Roundup: GM worker warned company of switch problem in 2005; SunTrust Mortgage settles federal probe for $320M; more
GM worker warned company of faulty ignition switch in '05
General Motors says it recalled 3.4 million large cars last month after finding a 9-year-old email from an employee in its files warning of trouble. The admission is more evidence that GM knew about safety problems for years but failed to recall cars until recently. The company didn't recall the cars when it got the email in 2005. But it decided to call them in for repairs last month after finding the old email in its files in an April search. In the email, an employee who was testing a 2006 Chevrolet Impala before production reported that the engine stalled and a technician blamed it on a faulty ignition switch. The email was detailed in documents released Thursday by the National Highway Traffic Safety Administration.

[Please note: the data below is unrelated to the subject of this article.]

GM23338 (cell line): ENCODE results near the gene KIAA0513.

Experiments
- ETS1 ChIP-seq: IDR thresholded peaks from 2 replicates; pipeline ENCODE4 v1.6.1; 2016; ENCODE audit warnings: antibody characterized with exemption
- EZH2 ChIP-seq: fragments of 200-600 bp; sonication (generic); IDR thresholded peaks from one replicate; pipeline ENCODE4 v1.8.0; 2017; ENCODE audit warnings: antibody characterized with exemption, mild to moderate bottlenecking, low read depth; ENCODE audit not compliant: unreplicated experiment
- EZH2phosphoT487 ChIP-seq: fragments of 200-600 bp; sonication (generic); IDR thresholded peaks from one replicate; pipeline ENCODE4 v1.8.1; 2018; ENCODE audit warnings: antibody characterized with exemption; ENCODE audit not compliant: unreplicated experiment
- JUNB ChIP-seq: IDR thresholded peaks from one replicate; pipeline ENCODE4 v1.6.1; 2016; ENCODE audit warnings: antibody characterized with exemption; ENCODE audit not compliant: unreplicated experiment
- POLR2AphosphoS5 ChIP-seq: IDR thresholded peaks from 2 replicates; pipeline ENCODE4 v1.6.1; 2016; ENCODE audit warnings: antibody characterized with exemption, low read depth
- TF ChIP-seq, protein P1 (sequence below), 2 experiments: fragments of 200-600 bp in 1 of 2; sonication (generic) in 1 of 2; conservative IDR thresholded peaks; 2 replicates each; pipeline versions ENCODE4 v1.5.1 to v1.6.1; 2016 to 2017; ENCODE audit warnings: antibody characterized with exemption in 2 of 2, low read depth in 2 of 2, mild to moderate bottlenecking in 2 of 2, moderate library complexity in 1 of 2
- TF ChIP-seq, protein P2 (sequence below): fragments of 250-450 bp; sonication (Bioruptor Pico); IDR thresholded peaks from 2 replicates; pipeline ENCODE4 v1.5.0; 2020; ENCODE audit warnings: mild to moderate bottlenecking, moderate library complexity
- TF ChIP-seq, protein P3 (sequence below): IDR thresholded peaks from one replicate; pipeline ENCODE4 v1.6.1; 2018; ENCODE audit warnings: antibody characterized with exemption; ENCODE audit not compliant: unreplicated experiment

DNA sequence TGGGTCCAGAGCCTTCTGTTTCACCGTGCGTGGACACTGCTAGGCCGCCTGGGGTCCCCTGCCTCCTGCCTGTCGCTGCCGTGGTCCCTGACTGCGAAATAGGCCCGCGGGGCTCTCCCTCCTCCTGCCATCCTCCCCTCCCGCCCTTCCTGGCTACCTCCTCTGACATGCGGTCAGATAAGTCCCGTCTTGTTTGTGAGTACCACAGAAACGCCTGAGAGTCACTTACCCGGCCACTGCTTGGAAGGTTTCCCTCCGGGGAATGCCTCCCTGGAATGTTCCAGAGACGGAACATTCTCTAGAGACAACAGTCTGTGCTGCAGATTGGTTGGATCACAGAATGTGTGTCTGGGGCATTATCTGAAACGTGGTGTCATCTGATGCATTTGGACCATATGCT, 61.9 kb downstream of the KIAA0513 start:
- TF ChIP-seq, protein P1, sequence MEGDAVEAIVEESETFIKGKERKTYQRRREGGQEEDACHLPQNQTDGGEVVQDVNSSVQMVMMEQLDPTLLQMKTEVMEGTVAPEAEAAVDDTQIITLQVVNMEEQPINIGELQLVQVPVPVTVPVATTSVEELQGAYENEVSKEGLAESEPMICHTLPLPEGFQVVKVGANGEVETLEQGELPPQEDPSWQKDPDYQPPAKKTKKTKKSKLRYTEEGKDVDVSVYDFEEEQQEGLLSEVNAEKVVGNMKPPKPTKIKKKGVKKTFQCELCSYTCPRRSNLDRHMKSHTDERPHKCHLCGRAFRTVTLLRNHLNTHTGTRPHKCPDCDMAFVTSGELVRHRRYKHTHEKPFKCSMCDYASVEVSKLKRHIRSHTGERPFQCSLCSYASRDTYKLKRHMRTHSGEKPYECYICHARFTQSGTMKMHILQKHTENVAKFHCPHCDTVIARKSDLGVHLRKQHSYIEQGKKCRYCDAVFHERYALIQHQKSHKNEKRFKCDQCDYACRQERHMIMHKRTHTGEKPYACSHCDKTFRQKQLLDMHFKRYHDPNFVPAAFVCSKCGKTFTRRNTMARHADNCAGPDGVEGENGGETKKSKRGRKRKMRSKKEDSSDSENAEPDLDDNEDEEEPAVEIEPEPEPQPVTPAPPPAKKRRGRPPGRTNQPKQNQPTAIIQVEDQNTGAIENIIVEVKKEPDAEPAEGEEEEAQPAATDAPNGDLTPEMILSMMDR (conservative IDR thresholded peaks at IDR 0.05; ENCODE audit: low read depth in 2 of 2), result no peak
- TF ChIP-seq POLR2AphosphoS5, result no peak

SunTrust Mortgage settles federal probe for $320M
SunTrust Mortgage Inc. has agreed to pay up to $320 million to resolve allegations that it misled customers seeking loan modifications. The company and U.S. Attorney Timothy Heaphy announced the settlement Thursday. Settlement documents say SunTrust misrepresented or omitted information to borrowers participating in the federal Home Affordable Modification Program and failed to process applications in a timely manner. The company is making up to $274 million available for restitution to customers who suffered financial harm. Additional funds will go to Fannie Mae and Fannie Mac, to law enforcement agencies working on mortgage fraud and to mortgage counseling agencies. SunTrust Mortgage CEO Jerome Lienhard said in a news release that the company recognizes there were deficiencies in its administration of the program and is focused on the future.
— Staff and wire reports